Traveling Loan Exhibits
Life Atomic! Growing Up in the Shadow of the A-Bomb
We are pleased to announce that in 2009 we will be debuting
a brand new traveling exhibition, "The Life Atomic: Growing
Up in the Shadow of the A-Bomb." Funded by a Museums for
America grant from the Institute of Museum and Library
Services, this exciting new exhibit will consist of panels
with images and text, plans for construction of a
re-creation of a portion of a family fallout shelter, and
props and teaching collection objects to be used in the
shelter and/or in exhibit cases.
| In the schools, duck and cover
drills trained students to react to an atomic attack
by crawling under their desks and covering their
heads with their arms. Courtesy of The Detroit News.
The Life Atomic is intended as a vehicle for
intergenerational discussion about the threats faced by
Americans in the early atomic age and the threats that face
our nation today. But the exhibit will include a more
light-hearted aspect of the topic, the impact of the bomb on
the popular culture of the 1950s and 1960s.
Museums are encouraged to supplement Life Atomic with local materials.
An educational packet is also included with the exhibit
which will challenge students to think critically about life
during the Cold War. Many of the exercises focus on group
activities and will make students more aware of the impact
of the Cold War on society, government, and popular culture
of the 1950s and 1960s.
| About 1960 Louis Severance built
this fallout shelter adjacent to his home near
Akron, Michigan. The shelter included a special
ventilation and escape hatch, running water,
sanitary facilities, a small kitchen, and sleeping
and living space for a family of four. It had
concrete walls and a 10-inch reinforced concrete
ceiling with a thick cover of dirt. Courtesy of the
National Archives and Records Administration,
Records of the Defense Civil Preparedness Agency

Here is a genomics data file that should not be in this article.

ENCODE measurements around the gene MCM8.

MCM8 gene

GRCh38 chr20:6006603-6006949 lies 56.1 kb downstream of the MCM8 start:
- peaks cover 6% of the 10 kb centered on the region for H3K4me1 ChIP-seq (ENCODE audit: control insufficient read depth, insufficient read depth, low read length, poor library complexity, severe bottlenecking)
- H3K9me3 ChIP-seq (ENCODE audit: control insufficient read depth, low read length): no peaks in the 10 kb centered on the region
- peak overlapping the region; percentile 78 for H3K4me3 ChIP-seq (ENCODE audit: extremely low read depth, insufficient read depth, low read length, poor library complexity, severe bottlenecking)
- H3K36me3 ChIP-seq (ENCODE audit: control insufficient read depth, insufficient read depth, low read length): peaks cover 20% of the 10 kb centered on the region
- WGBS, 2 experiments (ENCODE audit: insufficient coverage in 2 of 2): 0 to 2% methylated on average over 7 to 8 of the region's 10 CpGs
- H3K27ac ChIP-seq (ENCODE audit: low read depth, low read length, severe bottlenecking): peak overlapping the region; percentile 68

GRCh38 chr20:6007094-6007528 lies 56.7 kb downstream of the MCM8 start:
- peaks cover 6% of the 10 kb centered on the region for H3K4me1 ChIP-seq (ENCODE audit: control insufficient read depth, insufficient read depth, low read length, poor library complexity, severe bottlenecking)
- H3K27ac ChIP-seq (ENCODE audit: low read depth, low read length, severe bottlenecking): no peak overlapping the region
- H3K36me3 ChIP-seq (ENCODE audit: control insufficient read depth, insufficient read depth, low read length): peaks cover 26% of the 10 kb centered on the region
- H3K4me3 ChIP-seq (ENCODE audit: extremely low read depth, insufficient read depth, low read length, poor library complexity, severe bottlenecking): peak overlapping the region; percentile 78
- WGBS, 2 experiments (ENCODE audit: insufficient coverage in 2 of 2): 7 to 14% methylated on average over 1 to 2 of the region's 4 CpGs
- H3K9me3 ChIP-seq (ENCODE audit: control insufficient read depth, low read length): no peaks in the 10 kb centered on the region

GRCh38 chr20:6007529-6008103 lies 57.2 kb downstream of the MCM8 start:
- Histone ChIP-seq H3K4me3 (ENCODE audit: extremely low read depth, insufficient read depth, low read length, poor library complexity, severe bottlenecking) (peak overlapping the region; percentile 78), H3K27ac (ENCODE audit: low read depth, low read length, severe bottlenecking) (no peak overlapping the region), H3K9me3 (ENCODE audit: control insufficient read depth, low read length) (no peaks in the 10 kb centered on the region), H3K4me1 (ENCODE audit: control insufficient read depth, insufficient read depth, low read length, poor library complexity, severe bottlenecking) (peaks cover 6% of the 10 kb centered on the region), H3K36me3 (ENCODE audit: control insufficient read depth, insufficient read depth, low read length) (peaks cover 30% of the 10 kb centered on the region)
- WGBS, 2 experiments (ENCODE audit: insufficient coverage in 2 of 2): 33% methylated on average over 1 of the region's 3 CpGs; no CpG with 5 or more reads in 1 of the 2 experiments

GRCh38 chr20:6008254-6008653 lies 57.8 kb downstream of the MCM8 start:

The exhibit consists of 22 metal-framed exhibit panels of
various sizes and requires approximately 75-80 running feet.
Panels consist of: text, photographs, and two-dimensional
printed objects. Each panel is printed on Masonite and
several of the panels containing objects are covered in
Panel dimensions are as follows:
- Ten panels are 30 high by 40 wide.
- Two panels are 27 high by 40 wide.
- One panel is 40 high by 27 wide.
- One panel is 18 wide by 24 high.
- One panel is 15 wide by 18 high.
- Two panels are 11 wide by 14 high.
- One panel is 40 wide by 20 high.
- Four panels are 16 wide by 20 high.
|Ignorance of the long-term
effects of fallout led to years of above-ground
testing. Structures, equipment, and vehicles
were tested for survivability, while soldiers
were marched across ground-zero soon after a
blast. To these two Marines clowning for the
camera after a 1952 atomic blast, the cloud
formed by the detonation seemed close enough to
touch. Courtesy of the National Archives and
Records Administration, Records of the U.S.
Marine Corps (127-N-A325429).
Moderate security is required.
requirements: common carrier such as Roadway or R&L;
each exhibitor pays shipping to the next booking site.
Weight: three crates, total weight to be determined
Six-week booking periods, some double bookings available
200 brochures and 25 posters for each six-week booking
Rental fee for each six-week booking period: $800.
Contact for Availability
For further information or to arrange a booking,
Rogers Historical Museum
322 S. Second Street
Rogers, AR 72756-4546